David’s second solo album About Face was released in 1984, again hitting the Top 20 in the UK.
David assumed control of Pink Floyd in 1985, after Roger Waters’ departure, creating the new Floyd album A Momentary Lapse of Reason with Nick Mason and Rick Wright. The Division Bell (1994) was the last Pink Floyd studio album, supported by a 100 date global sell-out world tour. A live album and video, Pulse, followed in 1995. In 1996 Pink Floyd were inducted into the US Rock & Roll Hall of Fame, followed by the same honour in the UK in November 2005.
In July 2005, Pink Floyd reunited with Roger Waters for a one-off performance at Live 8 in London’s Hyde Park, which was regarded by many as the highlight of an astonishing show.
David Gilmour has performed as a session musician, producer and even concert sound engineer, for a wide variety of acts including Roy Harper, Grace Jones, Tom Jones, Elton John, Arcadia, Bryan Ferry, Robert Wyatt, Hawkwind, Paul McCartney, Ringo Starr, Sam Brown, Jools Holland, Propaganda, Pete Townshend, The Who, Supertramp, Warren Zevon, various charity “supergroups” and many more.
In 2002, following a concert for Robert Wyatt’s Meltdown Festival, three semi acoustic concerts were performed by David Gilmour and Friends at London’s Royal Festival Hall, with one critic remarking that a ‘reinvented rock god shines on as 21st century folk hero.’
In 2003 David donated the £3.6 million proceeds of the sale of his London house to Crisis, the charity for the homeless. He commented: “I don't need the money and I just thought it would be a good thing to do”. In November of that year he was awarded a CBE for philanthropy & services to music.
David Gilmour’s position in the canon of rock guitar players can be construed from his headline billing at the 2004 Wembley concert celebrating 50 years of the Fender Stratocaster guitar.
Now in 2005 David is recording a new solo album for release in 2006, to be accompanied by tour dates in the US and Europe.
Nicholas Berkeley Mason
Born January 27, 1944
Richard William Wright
Born July 28, 1945
After David Gilmour replaced Syd Barrett in mid '68 the band gradually redefined their style over half a dozen albums (three of them soundtracks) but it wasn't until 1971's Meddle with the side-long Echoes inspired by WRIGHT's single piano note fed through his Leslie rotating speaker, that the band regained the prospects they'd shown four years earlier..
The next album, Dark Side Of The Moon, ensured their place in rock history. Released in 1973, the album became more than just a soundtrack to a generation (many of whom first discovered the delights of stereo listening to it in headphones). It spent an unprecedented 15 years in the Billboard Top 200 album charts and to date it has sold 28 million copies (rising at the rate of a million a year) making it the third highest selling album ever. WRIGHT co-wrote many of the tracks on this epoch-making album but his most memorable contribution was The Great Gig In The Sky.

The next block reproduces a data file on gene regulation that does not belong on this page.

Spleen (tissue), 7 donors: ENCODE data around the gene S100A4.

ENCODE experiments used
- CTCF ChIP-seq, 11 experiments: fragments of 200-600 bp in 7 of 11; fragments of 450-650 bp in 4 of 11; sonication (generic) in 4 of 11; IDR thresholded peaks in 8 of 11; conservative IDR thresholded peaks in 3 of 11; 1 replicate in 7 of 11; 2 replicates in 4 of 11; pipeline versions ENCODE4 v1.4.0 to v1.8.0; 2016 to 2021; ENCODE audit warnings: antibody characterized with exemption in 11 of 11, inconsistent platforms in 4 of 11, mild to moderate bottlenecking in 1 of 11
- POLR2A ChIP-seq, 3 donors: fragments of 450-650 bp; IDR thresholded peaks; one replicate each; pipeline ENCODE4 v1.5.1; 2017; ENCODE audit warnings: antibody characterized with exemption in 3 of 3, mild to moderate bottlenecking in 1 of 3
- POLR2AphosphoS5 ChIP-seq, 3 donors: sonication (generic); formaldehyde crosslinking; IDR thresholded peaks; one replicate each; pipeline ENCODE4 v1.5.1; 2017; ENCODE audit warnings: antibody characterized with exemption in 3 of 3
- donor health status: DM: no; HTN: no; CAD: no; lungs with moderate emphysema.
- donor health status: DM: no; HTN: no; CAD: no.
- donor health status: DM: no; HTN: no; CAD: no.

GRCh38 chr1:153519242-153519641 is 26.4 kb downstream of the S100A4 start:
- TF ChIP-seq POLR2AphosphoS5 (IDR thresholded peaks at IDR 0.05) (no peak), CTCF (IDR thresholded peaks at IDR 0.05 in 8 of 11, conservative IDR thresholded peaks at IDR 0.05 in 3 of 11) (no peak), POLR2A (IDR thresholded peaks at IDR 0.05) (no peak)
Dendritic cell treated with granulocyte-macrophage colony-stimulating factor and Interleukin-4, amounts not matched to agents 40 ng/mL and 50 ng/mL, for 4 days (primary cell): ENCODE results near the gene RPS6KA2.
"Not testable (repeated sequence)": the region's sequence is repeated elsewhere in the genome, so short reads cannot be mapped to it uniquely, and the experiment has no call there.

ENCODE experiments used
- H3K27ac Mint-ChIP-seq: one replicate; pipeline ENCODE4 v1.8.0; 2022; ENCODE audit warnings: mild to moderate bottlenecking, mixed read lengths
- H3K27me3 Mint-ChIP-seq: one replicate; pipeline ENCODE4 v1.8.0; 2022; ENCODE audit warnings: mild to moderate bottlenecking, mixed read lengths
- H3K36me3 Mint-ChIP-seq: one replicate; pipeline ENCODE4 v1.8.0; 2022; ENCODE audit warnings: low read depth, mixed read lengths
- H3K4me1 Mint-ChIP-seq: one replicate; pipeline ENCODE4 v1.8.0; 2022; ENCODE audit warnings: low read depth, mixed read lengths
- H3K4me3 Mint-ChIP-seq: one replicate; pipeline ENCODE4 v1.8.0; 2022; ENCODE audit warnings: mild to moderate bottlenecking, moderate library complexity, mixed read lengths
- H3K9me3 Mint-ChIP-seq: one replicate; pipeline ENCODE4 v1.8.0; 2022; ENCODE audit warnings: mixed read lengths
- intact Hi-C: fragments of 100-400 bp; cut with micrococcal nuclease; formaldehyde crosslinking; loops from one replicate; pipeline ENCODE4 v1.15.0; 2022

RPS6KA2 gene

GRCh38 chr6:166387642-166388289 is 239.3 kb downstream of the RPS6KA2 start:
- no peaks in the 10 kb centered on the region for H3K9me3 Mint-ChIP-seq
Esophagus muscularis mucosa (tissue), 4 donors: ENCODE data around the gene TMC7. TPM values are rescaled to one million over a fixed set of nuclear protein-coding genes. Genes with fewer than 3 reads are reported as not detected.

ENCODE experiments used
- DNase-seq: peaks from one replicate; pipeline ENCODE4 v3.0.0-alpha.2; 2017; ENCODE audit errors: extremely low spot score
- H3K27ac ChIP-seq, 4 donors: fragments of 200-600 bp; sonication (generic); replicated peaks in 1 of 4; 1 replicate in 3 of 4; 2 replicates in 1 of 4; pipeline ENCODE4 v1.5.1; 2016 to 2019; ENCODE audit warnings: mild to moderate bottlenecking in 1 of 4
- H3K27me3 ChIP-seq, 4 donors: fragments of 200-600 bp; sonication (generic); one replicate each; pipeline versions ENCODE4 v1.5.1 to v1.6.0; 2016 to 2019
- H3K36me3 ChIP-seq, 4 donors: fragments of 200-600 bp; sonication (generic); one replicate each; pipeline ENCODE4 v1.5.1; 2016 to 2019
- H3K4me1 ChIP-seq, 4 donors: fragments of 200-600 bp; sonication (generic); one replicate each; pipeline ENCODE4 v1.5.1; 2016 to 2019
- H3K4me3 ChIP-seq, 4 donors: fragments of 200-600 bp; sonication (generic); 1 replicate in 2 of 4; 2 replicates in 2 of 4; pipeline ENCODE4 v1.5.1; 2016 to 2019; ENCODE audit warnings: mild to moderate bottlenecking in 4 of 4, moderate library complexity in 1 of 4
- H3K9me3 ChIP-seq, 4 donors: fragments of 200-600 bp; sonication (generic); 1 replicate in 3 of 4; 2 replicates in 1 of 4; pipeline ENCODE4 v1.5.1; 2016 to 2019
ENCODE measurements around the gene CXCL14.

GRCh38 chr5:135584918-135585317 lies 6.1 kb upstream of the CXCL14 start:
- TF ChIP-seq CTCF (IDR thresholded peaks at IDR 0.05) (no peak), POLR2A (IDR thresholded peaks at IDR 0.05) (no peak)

The next two albums - Wish You Were Here in 1975 and Animals in 1977 - consolidated their position as one of rock's biggest names but, as frequently happens, the band's phenomenal success put an increasing strain on their personal relationships and the creative tensions gave way to conflict. Solo albums were a safety valve and WRIGHT released Wet Dream in 1978.
By the time they came to record The Wall in 1979 Roger Waters was assuming control of the band. WRIGHT felt the full brunt of this when Waters threatened not to release The Wall unless WRIGHT left the band. WRIGHT spent the next two years as a paid employee, playing The Wall in America, Britain and Germany.
None of this was public knowledge until WRIGHT's name was conspicuously absent from Pink Floyd's 1983 album, The Final Cut. However, within months the band had imploded under the weight of the acrimony between the survivors. WRIGHT released his second solo album, as Zee with Fashion singer Dave Harris, in 1984 called Identity, which he now describes as "an experimental mistake". WRIGHT rejoined Pink Floyd in 1987, after Gilmour and Mason had reconstituted the band, during the recording of A Momentary Lapse Of Reason. He arrived too late to contribute any songs but played on the world tour that confirmed Pink Floyd's status as one of the world's biggest drawing live attractions.
However on Pink Floyd's most recent studio album, The Division Bell, the band returned to the co-operative principles that had got lost during the late '70's. WRIGHT co-wrote Wearing The Inside Out with lyricist Anthony Moore and co-wrote the music for Cluster One, What Do You Want From Me, Marooned, and Keep Talking with David Gilmour. More important, as WRIGHT says, "On this album the three of us actually played together. It's like the Floyd again." Millions of fans felt exactly the same way during Pink Floyd's Division Bell world tour which played over 100 shows, culminating in their 14-night stint at London's Earls Court in the autumn of 1994.
© 1996 EMI Records Ltd